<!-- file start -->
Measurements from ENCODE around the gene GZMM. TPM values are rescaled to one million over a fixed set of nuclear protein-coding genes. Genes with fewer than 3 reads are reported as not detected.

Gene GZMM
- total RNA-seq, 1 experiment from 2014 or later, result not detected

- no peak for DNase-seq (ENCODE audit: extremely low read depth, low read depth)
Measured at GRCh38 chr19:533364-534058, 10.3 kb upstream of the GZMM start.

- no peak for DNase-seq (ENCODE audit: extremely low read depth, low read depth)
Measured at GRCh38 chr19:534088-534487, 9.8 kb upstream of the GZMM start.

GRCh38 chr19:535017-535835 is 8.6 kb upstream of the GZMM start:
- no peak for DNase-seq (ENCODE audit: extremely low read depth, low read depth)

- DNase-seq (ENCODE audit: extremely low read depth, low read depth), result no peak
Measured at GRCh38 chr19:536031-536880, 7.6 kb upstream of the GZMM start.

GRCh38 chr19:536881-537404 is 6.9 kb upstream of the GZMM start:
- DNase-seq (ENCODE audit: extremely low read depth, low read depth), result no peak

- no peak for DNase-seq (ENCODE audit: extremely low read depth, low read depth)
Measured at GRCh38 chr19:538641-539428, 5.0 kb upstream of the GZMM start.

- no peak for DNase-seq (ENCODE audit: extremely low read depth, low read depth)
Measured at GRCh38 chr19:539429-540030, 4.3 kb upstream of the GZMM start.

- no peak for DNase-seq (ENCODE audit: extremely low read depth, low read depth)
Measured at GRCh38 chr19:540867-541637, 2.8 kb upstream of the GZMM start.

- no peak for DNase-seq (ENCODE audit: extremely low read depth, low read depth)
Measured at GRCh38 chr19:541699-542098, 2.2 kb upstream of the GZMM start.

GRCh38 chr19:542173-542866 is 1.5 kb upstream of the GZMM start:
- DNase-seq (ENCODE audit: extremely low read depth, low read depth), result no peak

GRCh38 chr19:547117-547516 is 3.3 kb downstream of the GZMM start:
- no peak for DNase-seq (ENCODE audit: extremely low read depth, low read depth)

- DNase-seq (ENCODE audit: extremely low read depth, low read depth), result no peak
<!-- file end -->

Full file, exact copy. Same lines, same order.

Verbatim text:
Measurements from ENCODE around the gene GZMM. TPM values are rescaled to one million over a fixed set of nuclear protein-coding genes. Genes with fewer than 3 reads are reported as not detected.

Gene GZMM
- total RNA-seq, 1 experiment from 2014 or later, result not detected

- no peak for DNase-seq (ENCODE audit: extremely low read depth, low read depth)
Measured at GRCh38 chr19:533364-534058, 10.3 kb upstream of the GZMM start.

- no peak for DNase-seq (ENCODE audit: extremely low read depth, low read depth)
Measured at GRCh38 chr19:534088-534487, 9.8 kb upstream of the GZMM start.

GRCh38 chr19:535017-535835 is 8.6 kb upstream of the GZMM start:
- no peak for DNase-seq (ENCODE audit: extremely low read depth, low read depth)

- DNase-seq (ENCODE audit: extremely low read depth, low read depth), result no peak
Measured at GRCh38 chr19:536031-536880, 7.6 kb upstream of the GZMM start.

GRCh38 chr19:536881-537404 is 6.9 kb upstream of the GZMM start:
- DNase-seq (ENCODE audit: extremely low read depth, low read depth), result no peak

- no peak for DNase-seq (ENCODE audit: extremely low read depth, low read depth)
Measured at GRCh38 chr19:538641-539428, 5.0 kb upstream of the GZMM start.

- no peak for DNase-seq (ENCODE audit: extremely low read depth, low read depth)
Measured at GRCh38 chr19:539429-540030, 4.3 kb upstream of the GZMM start.

- no peak for DNase-seq (ENCODE audit: extremely low read depth, low read depth)
Measured at GRCh38 chr19:540867-541637, 2.8 kb upstream of the GZMM start.

- no peak for DNase-seq (ENCODE audit: extremely low read depth, low read depth)
Measured at GRCh38 chr19:541699-542098, 2.2 kb upstream of the GZMM start.

GRCh38 chr19:542173-542866 is 1.5 kb upstream of the GZMM start:
- DNase-seq (ENCODE audit: extremely low read depth, low read depth), result no peak

GRCh38 chr19:547117-547516 is 3.3 kb downstream of the GZMM start:
- no peak for DNase-seq (ENCODE audit: extremely low read depth, low read depth)

- DNase-seq (ENCODE audit: extremely low read depth, low read depth), result no peak